The C value (cooking) is also important in this context. The following applies: C (z) = t X 10 ^ ((T-RT) / z) where z is the z-value, t is the time in minutes, T is the treatment temperature, RT is the reference temperature and C is the cooking value in minutes.
Heating when moist: steam sterilization
Steam sterilization (heating in an autoclave ) is the standard procedure in most laboratories and hospitals ( CSSD ) and is also used for the preservation of food in cans and glass packaging. The items to be sterilized or filled are heated in steam for 20 minutes to 121 ° C at 2 bar pressure or to 134 ° C at 3 bar for 5 minutes. The prions are destroyed by heating to 134 ° C at 3 bar for 18 minutes.
The air inside the autoclave is completely replaced by water vapor. The actual duration of a sterilization process depends on the various technical designs of the autoclave, such as size, heating power, vacuum pumps and other technical factors. The autoclaves fall under the Pressure Equipment Directive and the Medical Devices Act or Medical Device Operator Ordinance and therefore require constant technical monitoring and safety checks.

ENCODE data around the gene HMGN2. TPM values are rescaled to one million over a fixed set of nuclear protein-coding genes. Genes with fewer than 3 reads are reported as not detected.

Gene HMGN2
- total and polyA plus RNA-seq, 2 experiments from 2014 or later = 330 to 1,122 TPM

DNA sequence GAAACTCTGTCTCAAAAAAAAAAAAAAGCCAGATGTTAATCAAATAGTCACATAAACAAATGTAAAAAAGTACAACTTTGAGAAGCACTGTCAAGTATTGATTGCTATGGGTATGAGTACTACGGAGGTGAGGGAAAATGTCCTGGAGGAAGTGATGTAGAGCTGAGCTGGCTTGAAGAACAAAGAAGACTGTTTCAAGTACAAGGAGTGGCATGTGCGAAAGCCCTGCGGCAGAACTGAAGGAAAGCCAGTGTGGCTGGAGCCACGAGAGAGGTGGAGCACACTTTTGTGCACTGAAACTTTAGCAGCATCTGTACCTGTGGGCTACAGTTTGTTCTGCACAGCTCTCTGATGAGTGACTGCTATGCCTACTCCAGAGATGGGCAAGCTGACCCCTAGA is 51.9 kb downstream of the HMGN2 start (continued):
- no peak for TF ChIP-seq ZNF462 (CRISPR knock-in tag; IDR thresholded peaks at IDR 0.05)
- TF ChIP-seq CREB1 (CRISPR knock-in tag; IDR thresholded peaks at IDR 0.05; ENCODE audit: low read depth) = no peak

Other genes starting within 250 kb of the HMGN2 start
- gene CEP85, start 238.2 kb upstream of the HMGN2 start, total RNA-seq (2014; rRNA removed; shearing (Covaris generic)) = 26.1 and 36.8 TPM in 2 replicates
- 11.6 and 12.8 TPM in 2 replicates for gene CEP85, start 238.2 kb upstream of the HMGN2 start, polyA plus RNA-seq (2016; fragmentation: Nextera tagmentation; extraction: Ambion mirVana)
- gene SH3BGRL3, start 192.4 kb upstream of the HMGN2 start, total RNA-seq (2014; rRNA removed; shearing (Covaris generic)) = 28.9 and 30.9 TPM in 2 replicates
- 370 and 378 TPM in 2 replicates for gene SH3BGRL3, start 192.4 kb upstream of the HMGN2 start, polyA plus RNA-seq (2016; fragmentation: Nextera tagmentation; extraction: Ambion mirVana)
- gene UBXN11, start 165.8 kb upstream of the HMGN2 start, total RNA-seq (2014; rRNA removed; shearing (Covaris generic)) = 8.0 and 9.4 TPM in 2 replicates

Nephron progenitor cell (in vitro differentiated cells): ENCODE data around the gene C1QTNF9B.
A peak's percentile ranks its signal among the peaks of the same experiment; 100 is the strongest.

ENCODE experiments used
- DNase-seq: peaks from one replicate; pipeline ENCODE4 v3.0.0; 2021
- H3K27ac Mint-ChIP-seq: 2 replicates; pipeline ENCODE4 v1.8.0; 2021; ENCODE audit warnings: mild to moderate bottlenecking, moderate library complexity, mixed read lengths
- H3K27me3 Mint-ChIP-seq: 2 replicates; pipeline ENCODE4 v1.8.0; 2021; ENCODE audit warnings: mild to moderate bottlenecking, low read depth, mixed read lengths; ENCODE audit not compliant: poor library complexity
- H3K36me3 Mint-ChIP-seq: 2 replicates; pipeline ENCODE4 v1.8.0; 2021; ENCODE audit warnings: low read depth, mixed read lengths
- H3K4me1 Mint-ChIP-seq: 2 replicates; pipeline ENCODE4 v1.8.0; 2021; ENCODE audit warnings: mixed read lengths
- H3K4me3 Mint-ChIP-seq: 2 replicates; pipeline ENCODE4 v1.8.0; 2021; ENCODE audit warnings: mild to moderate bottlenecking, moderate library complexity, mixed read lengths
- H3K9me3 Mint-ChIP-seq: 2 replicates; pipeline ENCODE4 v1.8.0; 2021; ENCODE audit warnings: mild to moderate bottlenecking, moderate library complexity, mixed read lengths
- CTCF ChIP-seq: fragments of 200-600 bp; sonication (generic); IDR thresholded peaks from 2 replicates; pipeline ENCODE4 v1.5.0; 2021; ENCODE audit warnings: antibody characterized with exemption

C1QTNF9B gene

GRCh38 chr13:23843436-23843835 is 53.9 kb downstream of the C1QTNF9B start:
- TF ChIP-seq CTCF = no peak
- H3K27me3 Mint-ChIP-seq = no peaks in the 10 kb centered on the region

|Resistance level||Organism / pathogen||Temperature (° C)||Time (min)|
|I.||Pathogenic streptococci, listeria, polioviruses||61.5||30th|
|II||most vegetative bacteria, yeasts,
molds, all viruses except hepatitis B
|III||Hepatitis B virus, most of the fungal spores||100||5-30|
|IV||Bacillus anthracis spores||105||5|
|V||Bacillus stearothermophilus spores||121||15th|
Heating when dry: hot air sterilization
- The annealing of metallic objects by red heat, around 500 ° C, is common in microbiological laboratory work.
- Flaming is a brief pulling of the object through a flame .
- Hot air sterilization for glass, metals, porcelain ("bake")
- 180 ° C for at least 30 min,
- 170 ° C for at least 60 min,
- 160 ° C for at least 120 min.
Devices that are used for this:
- Hot air sterilization cabinet for discontinuous sterilization
- Hot air sterilization tunnel for continuous sterilization
- conventional heating, 240 to 320 ° C
- sprayed in hot air, 300 to 400 ° C
- Laminar flow hot air
Fractional sterilization is also named Tyndallization after the Irish physicist John Tyndall . It can only be used for items to be sterilized in which the heat-resistant stages of the microorganisms contained therein (e.g. bacterial endospores) can germinate. The items to be sterilized are heated to around 100 ° C on several consecutive days and stored at room temperature in between. During interim storage, the spores not killed by heating should germinate and the resulting non-heat-resistant microorganism stages should be killed during heating the next day. The procedure must be repeated to ensure that all spores germinate and possibly newly formed spores also germinate again and are killed between two heating cycles.